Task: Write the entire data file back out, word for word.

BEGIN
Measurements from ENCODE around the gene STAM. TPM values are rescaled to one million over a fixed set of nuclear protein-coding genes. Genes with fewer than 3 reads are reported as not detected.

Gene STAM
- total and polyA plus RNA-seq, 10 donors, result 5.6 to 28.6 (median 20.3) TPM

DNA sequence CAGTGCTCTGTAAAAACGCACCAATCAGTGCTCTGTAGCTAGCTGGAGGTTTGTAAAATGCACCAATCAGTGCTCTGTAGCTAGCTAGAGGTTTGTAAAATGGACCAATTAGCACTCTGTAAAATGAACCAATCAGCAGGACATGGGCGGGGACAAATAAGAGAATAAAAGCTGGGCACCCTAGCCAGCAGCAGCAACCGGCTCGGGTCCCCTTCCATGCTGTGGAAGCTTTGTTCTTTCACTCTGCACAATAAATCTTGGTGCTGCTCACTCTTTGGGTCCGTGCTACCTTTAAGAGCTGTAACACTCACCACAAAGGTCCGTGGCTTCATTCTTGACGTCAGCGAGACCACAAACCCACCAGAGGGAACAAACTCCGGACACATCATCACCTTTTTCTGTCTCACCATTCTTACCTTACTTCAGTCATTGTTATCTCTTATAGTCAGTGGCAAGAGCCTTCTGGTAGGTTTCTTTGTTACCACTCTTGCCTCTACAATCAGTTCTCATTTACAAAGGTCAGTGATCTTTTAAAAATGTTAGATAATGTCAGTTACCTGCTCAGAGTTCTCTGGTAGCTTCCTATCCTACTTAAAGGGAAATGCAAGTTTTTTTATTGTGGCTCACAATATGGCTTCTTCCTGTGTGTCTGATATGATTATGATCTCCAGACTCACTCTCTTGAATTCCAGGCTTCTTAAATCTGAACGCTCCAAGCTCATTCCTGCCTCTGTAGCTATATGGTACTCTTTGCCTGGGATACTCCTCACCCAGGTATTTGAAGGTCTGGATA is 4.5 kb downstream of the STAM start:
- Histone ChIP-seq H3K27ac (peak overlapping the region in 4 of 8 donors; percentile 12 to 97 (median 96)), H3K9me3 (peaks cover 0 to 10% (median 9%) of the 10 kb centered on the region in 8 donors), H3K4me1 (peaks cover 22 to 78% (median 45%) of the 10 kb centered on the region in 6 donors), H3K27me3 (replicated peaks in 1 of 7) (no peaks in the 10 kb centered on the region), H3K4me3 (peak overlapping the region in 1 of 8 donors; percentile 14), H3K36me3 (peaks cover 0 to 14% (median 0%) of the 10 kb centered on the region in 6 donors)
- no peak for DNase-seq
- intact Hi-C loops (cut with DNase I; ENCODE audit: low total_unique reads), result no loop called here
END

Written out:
Measurements from ENCODE around the gene STAM. TPM values are rescaled to one million over a fixed set of nuclear protein-coding genes. Genes with fewer than 3 reads are reported as not detected.

Gene STAM
- total and polyA plus RNA-seq, 10 donors, result 5.6 to 28.6 (median 20.3) TPM

DNA sequence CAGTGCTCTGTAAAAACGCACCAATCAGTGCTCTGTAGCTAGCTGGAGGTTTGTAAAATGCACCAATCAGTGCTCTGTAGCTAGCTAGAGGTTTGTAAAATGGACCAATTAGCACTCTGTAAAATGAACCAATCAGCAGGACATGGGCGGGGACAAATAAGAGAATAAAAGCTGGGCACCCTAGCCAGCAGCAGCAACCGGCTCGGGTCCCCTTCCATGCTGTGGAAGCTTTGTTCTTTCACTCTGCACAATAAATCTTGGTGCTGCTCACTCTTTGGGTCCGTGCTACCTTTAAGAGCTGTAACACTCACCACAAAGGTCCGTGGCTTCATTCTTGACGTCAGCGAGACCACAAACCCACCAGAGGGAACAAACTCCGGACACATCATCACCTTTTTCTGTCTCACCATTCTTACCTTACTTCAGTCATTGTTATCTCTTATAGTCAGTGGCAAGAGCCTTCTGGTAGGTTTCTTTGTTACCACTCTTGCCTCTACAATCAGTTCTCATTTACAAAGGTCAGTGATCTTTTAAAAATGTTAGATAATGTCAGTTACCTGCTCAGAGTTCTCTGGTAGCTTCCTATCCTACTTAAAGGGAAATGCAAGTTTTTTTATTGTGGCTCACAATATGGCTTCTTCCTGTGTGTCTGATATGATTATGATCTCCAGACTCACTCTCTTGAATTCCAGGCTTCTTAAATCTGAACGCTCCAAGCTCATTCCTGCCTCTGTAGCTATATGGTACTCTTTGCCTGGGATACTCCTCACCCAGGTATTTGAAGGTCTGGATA is 4.5 kb downstream of the STAM start:
- Histone ChIP-seq H3K27ac (peak overlapping the region in 4 of 8 donors; percentile 12 to 97 (median 96)), H3K9me3 (peaks cover 0 to 10% (median 9%) of the 10 kb centered on the region in 8 donors), H3K4me1 (peaks cover 22 to 78% (median 45%) of the 10 kb centered on the region in 6 donors), H3K27me3 (replicated peaks in 1 of 7) (no peaks in the 10 kb centered on the region), H3K4me3 (peak overlapping the region in 1 of 8 donors; percentile 14), H3K36me3 (peaks cover 0 to 14% (median 0%) of the 10 kb centered on the region in 6 donors)
- no peak for DNase-seq
- intact Hi-C loops (cut with DNase I; ENCODE audit: low total_unique reads), result no loop called here